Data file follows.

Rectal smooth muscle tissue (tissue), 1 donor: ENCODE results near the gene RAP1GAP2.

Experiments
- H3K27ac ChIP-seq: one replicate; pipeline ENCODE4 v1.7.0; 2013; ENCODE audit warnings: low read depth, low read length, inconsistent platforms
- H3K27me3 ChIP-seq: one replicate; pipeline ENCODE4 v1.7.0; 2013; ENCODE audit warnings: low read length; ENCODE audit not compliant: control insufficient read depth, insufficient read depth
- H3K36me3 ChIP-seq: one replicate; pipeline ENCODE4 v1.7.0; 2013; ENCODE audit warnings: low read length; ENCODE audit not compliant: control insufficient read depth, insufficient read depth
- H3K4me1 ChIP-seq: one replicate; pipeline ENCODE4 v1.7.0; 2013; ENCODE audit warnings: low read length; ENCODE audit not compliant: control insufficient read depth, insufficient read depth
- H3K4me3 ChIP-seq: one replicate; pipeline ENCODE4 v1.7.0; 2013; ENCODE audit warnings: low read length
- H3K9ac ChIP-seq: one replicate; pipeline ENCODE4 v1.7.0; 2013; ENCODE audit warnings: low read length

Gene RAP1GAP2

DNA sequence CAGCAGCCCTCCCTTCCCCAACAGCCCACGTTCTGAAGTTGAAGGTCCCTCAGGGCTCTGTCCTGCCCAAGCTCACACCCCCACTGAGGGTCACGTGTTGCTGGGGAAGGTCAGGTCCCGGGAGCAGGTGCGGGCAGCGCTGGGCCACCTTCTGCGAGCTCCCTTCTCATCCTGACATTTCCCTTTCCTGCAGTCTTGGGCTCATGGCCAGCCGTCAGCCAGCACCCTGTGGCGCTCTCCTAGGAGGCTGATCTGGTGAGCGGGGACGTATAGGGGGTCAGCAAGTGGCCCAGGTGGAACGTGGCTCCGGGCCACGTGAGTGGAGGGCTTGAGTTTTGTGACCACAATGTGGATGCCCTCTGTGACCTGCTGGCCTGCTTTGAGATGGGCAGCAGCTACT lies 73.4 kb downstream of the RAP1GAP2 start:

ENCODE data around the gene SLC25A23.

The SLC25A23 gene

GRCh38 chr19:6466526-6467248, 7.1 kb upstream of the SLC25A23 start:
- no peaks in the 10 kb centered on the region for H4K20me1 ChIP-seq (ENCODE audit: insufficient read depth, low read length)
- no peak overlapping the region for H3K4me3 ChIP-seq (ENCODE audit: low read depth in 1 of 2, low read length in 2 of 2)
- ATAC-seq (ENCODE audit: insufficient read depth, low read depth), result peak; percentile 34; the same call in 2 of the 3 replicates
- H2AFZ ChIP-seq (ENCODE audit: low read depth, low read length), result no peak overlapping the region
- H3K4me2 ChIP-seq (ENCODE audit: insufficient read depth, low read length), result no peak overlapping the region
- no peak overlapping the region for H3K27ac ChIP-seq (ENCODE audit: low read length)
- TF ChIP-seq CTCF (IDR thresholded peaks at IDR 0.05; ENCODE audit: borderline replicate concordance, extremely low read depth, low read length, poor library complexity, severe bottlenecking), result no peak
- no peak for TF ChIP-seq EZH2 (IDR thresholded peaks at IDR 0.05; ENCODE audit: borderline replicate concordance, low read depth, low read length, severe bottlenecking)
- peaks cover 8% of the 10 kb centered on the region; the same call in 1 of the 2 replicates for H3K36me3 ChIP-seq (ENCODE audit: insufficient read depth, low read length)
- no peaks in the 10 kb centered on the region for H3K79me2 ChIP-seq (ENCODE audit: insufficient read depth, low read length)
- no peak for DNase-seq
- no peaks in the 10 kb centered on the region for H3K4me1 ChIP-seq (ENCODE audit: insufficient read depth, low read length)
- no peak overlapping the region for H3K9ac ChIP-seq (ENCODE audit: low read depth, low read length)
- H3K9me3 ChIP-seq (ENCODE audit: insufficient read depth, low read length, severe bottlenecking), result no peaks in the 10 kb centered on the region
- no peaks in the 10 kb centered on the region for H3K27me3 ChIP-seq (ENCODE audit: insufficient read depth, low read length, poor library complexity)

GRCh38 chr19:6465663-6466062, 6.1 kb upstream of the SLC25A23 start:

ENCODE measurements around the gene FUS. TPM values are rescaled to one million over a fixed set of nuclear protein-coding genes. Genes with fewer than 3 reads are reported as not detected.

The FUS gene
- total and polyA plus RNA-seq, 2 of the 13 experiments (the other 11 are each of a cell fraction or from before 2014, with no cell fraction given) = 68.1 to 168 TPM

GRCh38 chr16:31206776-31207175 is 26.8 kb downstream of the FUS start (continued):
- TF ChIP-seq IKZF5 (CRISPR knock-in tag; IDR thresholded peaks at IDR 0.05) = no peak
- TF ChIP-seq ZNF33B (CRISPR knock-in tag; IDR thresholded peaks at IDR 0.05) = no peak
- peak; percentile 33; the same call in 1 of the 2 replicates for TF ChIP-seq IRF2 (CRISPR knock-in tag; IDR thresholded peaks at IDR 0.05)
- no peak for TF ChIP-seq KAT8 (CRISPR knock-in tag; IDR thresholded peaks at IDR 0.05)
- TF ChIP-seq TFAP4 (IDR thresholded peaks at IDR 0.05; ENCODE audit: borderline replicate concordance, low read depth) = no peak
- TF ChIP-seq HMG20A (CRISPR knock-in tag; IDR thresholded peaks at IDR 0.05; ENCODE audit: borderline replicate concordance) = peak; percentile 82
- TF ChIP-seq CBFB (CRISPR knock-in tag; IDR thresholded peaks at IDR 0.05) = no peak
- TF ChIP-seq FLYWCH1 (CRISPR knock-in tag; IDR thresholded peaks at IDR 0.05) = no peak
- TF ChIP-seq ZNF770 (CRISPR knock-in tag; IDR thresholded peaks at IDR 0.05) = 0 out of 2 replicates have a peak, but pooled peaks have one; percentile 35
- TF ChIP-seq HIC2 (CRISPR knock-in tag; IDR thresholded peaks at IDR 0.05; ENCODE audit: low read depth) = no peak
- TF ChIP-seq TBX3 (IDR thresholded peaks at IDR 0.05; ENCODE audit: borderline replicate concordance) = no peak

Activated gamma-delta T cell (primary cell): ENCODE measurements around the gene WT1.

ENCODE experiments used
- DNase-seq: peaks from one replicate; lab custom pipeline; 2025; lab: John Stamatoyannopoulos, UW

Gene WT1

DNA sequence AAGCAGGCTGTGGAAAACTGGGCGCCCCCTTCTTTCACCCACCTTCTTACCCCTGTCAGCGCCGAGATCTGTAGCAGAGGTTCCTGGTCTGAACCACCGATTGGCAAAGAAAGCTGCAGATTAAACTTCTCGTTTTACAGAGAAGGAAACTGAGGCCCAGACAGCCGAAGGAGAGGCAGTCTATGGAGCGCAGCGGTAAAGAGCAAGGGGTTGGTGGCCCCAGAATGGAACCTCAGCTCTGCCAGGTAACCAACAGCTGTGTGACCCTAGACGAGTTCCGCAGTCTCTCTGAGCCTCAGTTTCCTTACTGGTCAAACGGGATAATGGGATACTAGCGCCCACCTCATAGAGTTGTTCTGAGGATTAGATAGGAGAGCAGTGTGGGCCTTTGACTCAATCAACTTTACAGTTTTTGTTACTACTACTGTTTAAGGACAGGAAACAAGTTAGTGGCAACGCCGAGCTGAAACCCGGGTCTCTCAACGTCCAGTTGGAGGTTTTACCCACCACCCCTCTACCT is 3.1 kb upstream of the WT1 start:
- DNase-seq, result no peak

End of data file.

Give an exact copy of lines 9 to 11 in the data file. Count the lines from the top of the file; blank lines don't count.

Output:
Gene RAP1GAP2

DNA sequence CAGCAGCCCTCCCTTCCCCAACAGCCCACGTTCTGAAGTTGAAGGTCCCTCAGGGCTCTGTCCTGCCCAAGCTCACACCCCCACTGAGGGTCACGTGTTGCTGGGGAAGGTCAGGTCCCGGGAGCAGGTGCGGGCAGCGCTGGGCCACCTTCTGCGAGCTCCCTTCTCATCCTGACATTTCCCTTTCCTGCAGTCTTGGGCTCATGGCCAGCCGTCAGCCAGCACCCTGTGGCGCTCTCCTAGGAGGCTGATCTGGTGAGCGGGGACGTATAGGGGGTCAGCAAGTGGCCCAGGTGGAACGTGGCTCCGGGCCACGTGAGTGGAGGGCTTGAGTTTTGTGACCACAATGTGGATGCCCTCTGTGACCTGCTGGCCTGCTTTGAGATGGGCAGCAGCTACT lies 73.4 kb downstream of the RAP1GAP2 start:

ENCODE data around the gene SLC25A23.